Technical Tuesday - Ignore the News (Even When it “Makes Sense”)
Hi, Chris here…
I hope you had a fine Labor Day holiday. (Isn’t it odd we celebrate ‘labor’ by taking the day off?)
I probably follow the news less than most people in my position – as a money manager and CEO of a major FinTech/FinPub company.
But a story from this past Sunday (September 4) caught my eye.
For one thing, it was shocking and more than a little sad.
And for another, it makes for a strong and rare teachable moment. And what I want to teach here is a bedrock idea behind the True Market investing framework.
You probably saw the story:
(Click any image to enlarge)
The following day Reuters followed up with information that probably surprised no one:
“The death of Bed Bath & Beyond Inc's (BBBY.O) chief financial officer, who fell from New York's Tribeca skyscraper known as the "Jenga" tower on Friday afternoon, has been ruled a suicide, the New York City Medical Examiner's Office said on Monday.”
Again, this is of course a shocking story. And we all hope and pray the family of Mr. Gustavo Arnal is able to find strength and peace during this very sad time.
Now, BBBY is a $500 million dollar brand-name company trading upwards of 43 million shares a day. When something like this happens, people notice. Investors notice.
The Media Sees, But Never Understands
And of course the financial press was quick to associate a decline in BBBY’s share price to this tragic event.
You’ve probably seen other headlines like that one. And putting aside the extreme nature of this particular story, the media was doing what it always does. Which brings me to the heart of what I want you to take away from today’s conversation.
With virtually no exceptions that I can think of, no one in the mainstream media has any idea how to actually see what‘s actually happening in the stock market. I try not to blame them for this, but it does sometimes make me angry that such a large group of influential people, tasked with reporting on something so important, rarely understands what it’s reporting on.
What’s more, most professional money managers cannot tell you what’s happening in the market at any given time. Not that this stops them from telling us what’s going to happen in the market at any time in the future!
It is true that BBBY’s stock price fell from the Friday (9/2) closing price of $8.63 to $7.12 today – a decline of -17.5%. And it seems to “make sense” that something like this, involving a key member of a firm’s executive team, “should” hurt the price of the stock.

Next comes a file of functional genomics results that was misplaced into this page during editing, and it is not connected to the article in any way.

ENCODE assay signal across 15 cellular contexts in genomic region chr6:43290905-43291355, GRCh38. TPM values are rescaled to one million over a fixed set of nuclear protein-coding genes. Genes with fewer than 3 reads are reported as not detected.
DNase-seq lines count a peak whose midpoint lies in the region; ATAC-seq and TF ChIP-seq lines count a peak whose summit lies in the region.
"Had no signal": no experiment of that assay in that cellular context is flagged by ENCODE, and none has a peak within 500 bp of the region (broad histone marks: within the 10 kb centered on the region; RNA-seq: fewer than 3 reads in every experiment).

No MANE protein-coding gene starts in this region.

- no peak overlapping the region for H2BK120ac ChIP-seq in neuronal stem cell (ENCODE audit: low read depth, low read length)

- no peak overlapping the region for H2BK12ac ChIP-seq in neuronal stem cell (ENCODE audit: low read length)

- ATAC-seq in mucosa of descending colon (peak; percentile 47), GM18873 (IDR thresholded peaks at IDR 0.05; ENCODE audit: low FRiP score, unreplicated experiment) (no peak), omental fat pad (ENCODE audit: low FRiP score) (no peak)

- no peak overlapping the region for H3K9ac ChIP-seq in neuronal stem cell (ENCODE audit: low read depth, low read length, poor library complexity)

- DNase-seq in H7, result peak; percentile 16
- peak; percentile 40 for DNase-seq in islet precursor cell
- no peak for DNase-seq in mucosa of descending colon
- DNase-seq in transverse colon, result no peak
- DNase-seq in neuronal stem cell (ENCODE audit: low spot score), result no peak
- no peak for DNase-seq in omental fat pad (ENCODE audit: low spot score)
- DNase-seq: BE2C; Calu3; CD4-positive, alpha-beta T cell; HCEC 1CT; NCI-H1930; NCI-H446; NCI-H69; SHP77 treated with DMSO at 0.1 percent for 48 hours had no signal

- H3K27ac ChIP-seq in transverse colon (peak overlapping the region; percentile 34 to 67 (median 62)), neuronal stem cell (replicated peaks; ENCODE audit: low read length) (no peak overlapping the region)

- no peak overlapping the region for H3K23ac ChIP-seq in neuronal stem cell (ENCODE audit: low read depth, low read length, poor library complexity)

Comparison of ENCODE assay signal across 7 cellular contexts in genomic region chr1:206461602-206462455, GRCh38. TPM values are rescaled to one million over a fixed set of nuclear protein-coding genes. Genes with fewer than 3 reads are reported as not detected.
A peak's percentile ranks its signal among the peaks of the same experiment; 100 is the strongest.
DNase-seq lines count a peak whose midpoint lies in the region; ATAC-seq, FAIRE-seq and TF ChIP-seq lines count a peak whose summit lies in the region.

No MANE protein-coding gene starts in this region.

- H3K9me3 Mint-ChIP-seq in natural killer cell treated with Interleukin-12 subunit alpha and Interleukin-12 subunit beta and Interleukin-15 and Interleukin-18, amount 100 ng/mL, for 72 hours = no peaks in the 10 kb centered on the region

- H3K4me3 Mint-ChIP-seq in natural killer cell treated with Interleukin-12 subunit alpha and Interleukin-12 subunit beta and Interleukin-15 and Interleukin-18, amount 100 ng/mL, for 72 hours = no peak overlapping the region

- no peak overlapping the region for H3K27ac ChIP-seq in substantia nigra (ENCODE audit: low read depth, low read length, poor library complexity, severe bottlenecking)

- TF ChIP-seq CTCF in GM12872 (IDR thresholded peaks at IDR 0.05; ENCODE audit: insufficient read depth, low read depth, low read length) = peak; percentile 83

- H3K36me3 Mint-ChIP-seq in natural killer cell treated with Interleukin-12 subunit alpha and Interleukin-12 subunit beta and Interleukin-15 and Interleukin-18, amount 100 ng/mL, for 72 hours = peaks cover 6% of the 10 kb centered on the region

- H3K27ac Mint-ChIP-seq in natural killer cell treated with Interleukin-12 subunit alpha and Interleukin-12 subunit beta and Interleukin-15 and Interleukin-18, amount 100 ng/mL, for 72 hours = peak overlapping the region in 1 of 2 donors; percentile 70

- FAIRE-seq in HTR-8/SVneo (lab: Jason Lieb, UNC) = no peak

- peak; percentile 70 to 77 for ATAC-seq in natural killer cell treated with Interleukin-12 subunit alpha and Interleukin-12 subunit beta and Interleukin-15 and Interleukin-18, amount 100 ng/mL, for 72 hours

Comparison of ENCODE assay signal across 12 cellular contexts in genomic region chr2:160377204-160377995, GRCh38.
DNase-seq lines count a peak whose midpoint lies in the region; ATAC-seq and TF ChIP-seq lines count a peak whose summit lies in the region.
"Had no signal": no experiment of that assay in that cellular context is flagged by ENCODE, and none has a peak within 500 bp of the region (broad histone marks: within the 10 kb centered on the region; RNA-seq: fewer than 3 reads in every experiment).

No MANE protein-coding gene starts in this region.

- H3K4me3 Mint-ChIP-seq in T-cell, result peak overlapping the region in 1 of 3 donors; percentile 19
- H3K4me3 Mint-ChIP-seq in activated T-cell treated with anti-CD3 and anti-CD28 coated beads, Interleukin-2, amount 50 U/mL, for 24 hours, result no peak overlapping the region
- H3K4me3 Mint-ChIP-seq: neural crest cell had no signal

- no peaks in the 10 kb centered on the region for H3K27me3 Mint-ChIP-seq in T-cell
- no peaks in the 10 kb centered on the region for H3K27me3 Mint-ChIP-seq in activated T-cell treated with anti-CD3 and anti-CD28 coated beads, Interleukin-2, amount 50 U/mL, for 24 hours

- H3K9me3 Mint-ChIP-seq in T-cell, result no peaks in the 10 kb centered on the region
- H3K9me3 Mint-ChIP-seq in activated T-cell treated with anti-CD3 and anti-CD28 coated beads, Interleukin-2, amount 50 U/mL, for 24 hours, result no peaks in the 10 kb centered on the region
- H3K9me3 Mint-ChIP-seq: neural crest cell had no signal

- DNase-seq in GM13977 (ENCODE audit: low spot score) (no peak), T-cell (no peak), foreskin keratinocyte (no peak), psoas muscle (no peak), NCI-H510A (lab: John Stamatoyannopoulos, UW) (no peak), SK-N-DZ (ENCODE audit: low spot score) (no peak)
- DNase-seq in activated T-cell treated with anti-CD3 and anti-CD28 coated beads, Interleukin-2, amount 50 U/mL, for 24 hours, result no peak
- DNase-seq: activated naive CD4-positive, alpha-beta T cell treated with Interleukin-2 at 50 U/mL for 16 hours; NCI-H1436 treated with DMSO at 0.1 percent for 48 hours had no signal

But I’ll bet my autographed Warren Buffet bobblehead dolls that this decline had much less to do with Mr. Arnal’s misfortunes than most folks probably believe.
Here’s What’s Really Going On
For one thing, the past three days of trading activity, which of course includes today, have come with very light volume. Here’s that same price chart, only I’ve made it a little easier to see the volume (highlighted).
You can clearly see how far below the green “average” line is the most recent volume. “Volume equals validity.” Remember, this is a stock trading 40+ million shares a day. In recent days it traded barely half of that.
So the takeaway here is that investors are hardly flocking to the exits.
For another thing, by using the Position Key from Sector Prophets Pro, our sector research and data platform, we can see at a glance that BBBY is a weak stock in a weak sector. And not only that, it’s been weak and getting weaker for a while now.
We can see under ‘45 Sector Matrix’ that the Retailing sector is currently ranked #27 out of 45 sectors we track at True Market Insiders. So it’s down toward the bottom half of the rankings in terms of relative strength.
Those three red arrows paint their own picture of weakness.
Under ‘Sector RS’ we learn that the sector’s bullish percent index (BPI) chart went into a column of O’s back on August 19. (A column of O’s indicates that the forces of Supply, a.k.a the bears, control the sector over the short term.)
Under ‘Peer RS’ we see that the stock itself is ‘Weak’ compared to its sector peers, and has been so since back on May 11.
Finally, under ‘Market RS’ we see that since August 22 the stock has been weak versus the market at large.
One more thing. Bed Bath and Beyond, as we’ve seen, is a member of the Retailing sector. The Retailing sector is a subsector of the broad (or major) Consumer Cyclical sector. Consumer Cyclical stocks, also called Consumer Discretionary stocks, are stocks of companies that make luxury items – things people can do without. These companies tend to do poorly during weak and recessionary periods.
Right now the Consumer Cyclical group is ranked #10 out of 11 broad sectors. Weakness all around.
I mean it when I say my heart goes out to the family of Mr. Arnal.
And there’s no reason to saddle his memory with blame for BBBY’s falling stock price today.
And not to sound like a broken record, but, as an investor, you’d do well to tune out the news. Even (maybe even especially) when it seems to “make sense.”
What makes sense is seeing what’s actually happening with the market or with a sector or with a stock and clearing your mind and emotions of “reasons” “why” what’s happening is happening.
Thanks as always for reading.
Founder and CEO, True Market Insiders
“You see it in the price before you see it in the news.”